Case Studies

Many of the projects that follow involve existing facilities, as such projects represent a much larger share of our world than does new construction. The Case Studies, Design Fictions, and Workflows detail both the possibilities and results that come from real-world projects completed by BIG-BIM practitioners as they work to achieve better managed assets in the built environment. 

Much has been learned as owners, designers, planners and constructors have worked to achieve the results that BIG-BIM promises. Much has been learned as enterprise owners work to incorporate their existing facilities, or add new facilities within established campuses or distributed networks of buildings. Across the board, these three lessons hold to be at the heart of the process:

  1. Start little-bim installations one building at a time. A phased approach to as-built models is often the only solution when there is a requirement to deliver standalone little-bim, because funding to document existing conditions is often limited, even for the largest owners. 
  2. Start BIG-BIM installations so that all facilities within a campus or portfolio are modeled in a quick, low level of detail manner to act as the data buckets to hold owner information that will be attached to the ecosystem. The contextual and decision support benefits of BIG-BIM take much too long to emerge when you use a traditional process of fully developing one building at a time at a high level of graphical detail.
  3. Get immediate benefit by creating Current Condition Models in BIG-BIM to hold legacy information (areas, coordinates, program data, and planning rules). These models can be upgraded to include geometry and detailed facility data over time, as budgets allow.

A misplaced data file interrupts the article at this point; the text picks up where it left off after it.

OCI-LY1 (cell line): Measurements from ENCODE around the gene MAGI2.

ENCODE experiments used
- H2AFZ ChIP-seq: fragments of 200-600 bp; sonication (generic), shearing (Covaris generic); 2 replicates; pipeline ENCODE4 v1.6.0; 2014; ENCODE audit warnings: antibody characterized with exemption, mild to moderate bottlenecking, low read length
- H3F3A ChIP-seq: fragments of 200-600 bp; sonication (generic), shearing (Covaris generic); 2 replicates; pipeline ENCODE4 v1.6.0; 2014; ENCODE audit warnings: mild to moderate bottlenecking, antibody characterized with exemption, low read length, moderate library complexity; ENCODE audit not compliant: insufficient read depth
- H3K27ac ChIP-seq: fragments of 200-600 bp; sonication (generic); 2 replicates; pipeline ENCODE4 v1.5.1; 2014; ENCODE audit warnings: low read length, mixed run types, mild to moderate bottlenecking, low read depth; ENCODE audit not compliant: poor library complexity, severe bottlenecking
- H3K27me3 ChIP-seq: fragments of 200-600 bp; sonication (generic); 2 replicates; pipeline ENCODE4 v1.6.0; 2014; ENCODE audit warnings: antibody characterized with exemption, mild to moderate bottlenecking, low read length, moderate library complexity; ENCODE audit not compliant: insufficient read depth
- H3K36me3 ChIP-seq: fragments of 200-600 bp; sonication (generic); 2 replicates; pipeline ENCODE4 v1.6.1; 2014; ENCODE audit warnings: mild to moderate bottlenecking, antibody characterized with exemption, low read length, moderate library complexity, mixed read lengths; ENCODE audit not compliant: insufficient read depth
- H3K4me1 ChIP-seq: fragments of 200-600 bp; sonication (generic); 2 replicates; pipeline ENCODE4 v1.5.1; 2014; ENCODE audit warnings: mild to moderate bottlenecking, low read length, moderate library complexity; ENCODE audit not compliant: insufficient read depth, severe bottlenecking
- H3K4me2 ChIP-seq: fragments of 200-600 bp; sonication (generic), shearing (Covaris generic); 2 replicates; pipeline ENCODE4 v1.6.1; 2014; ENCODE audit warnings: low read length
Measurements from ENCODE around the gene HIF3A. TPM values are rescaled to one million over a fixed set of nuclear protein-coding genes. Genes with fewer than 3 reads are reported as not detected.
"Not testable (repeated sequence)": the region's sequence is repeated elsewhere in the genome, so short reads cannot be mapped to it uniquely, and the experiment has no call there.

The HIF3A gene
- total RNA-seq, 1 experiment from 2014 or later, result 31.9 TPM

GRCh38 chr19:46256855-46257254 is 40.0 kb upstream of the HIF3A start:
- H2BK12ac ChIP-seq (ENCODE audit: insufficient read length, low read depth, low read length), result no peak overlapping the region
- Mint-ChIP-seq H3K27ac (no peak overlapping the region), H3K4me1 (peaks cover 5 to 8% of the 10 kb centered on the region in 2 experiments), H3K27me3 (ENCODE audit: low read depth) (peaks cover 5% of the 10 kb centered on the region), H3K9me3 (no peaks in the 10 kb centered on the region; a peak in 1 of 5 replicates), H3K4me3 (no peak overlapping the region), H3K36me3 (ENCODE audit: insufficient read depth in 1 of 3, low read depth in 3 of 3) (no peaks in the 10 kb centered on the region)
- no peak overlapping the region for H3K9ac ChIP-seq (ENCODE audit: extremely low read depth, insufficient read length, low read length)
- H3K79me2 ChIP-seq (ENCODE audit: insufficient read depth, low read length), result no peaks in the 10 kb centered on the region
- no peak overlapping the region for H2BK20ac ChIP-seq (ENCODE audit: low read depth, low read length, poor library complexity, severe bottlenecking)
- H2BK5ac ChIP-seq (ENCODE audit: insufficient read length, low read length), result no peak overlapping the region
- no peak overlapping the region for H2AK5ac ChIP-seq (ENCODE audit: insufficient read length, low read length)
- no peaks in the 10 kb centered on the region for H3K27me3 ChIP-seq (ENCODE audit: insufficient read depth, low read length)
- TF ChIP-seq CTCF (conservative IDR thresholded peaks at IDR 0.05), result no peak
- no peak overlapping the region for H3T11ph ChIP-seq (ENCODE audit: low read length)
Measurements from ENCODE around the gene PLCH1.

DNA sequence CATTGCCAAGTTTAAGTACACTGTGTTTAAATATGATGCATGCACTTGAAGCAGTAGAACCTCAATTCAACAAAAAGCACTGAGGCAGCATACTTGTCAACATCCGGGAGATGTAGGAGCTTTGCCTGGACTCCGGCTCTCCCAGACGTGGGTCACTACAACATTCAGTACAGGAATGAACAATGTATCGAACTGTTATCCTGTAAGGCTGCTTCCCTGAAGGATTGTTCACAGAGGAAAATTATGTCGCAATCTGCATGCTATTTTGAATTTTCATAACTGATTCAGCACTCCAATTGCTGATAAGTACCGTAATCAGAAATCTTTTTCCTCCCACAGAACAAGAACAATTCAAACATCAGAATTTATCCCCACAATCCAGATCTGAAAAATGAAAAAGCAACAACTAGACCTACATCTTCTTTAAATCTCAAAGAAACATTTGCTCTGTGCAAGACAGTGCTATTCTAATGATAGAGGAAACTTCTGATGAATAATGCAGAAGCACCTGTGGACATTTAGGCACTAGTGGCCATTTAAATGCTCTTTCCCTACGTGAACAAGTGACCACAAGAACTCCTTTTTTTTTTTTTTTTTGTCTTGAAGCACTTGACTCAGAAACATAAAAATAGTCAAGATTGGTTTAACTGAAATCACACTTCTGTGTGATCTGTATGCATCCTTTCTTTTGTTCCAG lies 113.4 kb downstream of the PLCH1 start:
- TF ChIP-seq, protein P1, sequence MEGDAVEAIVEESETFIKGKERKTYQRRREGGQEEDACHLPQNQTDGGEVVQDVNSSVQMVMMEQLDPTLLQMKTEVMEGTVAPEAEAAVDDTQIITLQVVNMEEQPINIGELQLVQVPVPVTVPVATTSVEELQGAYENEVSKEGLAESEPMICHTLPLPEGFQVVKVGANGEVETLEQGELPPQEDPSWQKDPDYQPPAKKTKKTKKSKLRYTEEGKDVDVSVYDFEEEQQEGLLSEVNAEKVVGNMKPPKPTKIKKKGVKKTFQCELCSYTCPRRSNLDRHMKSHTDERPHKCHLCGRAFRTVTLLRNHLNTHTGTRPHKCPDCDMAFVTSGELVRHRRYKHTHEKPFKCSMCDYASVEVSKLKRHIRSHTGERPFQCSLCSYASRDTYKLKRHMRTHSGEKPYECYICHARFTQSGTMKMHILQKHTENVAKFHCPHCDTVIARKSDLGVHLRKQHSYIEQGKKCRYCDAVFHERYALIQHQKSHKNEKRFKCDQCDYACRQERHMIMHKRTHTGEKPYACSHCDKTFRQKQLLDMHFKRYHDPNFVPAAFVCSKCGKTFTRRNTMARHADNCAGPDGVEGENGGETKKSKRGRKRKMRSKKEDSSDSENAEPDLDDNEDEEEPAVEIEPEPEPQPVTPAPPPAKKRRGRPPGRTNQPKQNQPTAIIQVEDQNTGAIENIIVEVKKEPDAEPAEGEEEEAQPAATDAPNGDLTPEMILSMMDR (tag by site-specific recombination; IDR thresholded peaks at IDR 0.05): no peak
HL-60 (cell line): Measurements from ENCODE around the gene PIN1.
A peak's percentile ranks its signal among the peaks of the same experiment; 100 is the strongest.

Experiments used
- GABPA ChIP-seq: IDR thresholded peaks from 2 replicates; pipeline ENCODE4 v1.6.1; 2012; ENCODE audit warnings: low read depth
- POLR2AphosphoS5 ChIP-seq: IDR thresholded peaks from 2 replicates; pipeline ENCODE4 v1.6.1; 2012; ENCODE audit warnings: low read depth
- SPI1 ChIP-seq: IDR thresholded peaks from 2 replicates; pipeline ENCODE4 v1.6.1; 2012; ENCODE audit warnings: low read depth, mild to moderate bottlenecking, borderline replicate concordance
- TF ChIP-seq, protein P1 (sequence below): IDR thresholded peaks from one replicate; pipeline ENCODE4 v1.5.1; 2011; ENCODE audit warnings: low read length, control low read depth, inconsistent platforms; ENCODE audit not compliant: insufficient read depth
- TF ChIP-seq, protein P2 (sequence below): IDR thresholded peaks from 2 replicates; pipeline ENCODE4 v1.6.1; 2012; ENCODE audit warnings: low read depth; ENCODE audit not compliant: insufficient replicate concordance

Models are ideal candidates for rules-based systems. Start by modeling the first project. Each additional project should take the same course. As the owner renovates or replaces facilities, the models become ever more precise. They build up the institution’s storehouse of information. Connect these models to other asset data using BIG-BIM as middleware.

Portfolio owners within multiple facilities can have any building or use type. They can have new projects or renovations. They can involve infrastructure assets, or not. In this environment, the capital improvement plan is king. BIG-BIM of the entire portfolio is an ideal way to manage this complexity.

The management and elimination of deferred maintenance are a constant in extensive facilities and multi-building campuses. Budget restraints often force managers to focus on one capital improvement project at a time. Owners face a dilemma of where to apply limited funds. The ability to manage deferred maintenance is one of the major benefits of a BIG-BIM ecosystem.

For enterprise owners, the best solution is to develop a BIG-BIM ecosystem that includes models containing site information and massing models for facility assets. Projects within the model can take many forms, depending on the available information. Existing installations may start as little more than boxes to hold legacy data. As projects are developed the BIG-BIM ecosystem captures the results and becomes richer.

Information moves from conception to planning, design, and construction into operations and maintenance. At each step, the BIG-BIM ecosystem becomes more resilient, sustainable, and economical. Value builds as the owner learns how to connect to capital budgets and facility processes. Those able to plug into the process become valuable. In fact, they may be indispensable.